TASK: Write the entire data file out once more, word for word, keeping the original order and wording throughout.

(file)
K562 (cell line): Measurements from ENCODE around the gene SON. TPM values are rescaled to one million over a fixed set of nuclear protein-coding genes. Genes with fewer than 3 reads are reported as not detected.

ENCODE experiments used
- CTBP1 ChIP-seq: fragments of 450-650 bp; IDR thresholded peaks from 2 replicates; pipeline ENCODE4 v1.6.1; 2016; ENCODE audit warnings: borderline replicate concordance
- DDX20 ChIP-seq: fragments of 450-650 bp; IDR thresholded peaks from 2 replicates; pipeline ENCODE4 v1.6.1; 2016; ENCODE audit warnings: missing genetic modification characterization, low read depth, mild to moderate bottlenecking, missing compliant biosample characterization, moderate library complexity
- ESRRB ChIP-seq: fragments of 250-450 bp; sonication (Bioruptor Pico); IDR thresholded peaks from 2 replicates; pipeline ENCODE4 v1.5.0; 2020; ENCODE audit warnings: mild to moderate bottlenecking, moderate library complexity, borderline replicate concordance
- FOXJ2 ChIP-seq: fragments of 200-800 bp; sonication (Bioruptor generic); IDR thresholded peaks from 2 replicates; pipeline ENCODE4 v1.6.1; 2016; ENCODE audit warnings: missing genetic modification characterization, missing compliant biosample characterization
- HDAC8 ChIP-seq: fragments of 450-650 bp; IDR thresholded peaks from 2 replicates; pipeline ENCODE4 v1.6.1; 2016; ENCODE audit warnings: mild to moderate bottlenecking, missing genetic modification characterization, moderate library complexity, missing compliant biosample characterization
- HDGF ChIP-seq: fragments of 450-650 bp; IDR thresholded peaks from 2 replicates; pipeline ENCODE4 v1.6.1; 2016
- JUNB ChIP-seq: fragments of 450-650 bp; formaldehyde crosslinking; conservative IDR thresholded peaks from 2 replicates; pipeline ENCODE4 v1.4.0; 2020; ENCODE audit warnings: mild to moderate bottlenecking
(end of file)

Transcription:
K562 (cell line): Measurements from ENCODE around the gene SON. TPM values are rescaled to one million over a fixed set of nuclear protein-coding genes. Genes with fewer than 3 reads are reported as not detected.

ENCODE experiments used
- CTBP1 ChIP-seq: fragments of 450-650 bp; IDR thresholded peaks from 2 replicates; pipeline ENCODE4 v1.6.1; 2016; ENCODE audit warnings: borderline replicate concordance
- DDX20 ChIP-seq: fragments of 450-650 bp; IDR thresholded peaks from 2 replicates; pipeline ENCODE4 v1.6.1; 2016; ENCODE audit warnings: missing genetic modification characterization, low read depth, mild to moderate bottlenecking, missing compliant biosample characterization, moderate library complexity
- ESRRB ChIP-seq: fragments of 250-450 bp; sonication (Bioruptor Pico); IDR thresholded peaks from 2 replicates; pipeline ENCODE4 v1.5.0; 2020; ENCODE audit warnings: mild to moderate bottlenecking, moderate library complexity, borderline replicate concordance
- FOXJ2 ChIP-seq: fragments of 200-800 bp; sonication (Bioruptor generic); IDR thresholded peaks from 2 replicates; pipeline ENCODE4 v1.6.1; 2016; ENCODE audit warnings: missing genetic modification characterization, missing compliant biosample characterization
- HDAC8 ChIP-seq: fragments of 450-650 bp; IDR thresholded peaks from 2 replicates; pipeline ENCODE4 v1.6.1; 2016; ENCODE audit warnings: mild to moderate bottlenecking, missing genetic modification characterization, moderate library complexity, missing compliant biosample characterization
- HDGF ChIP-seq: fragments of 450-650 bp; IDR thresholded peaks from 2 replicates; pipeline ENCODE4 v1.6.1; 2016
- JUNB ChIP-seq: fragments of 450-650 bp; formaldehyde crosslinking; conservative IDR thresholded peaks from 2 replicates; pipeline ENCODE4 v1.4.0; 2020; ENCODE audit warnings: mild to moderate bottlenecking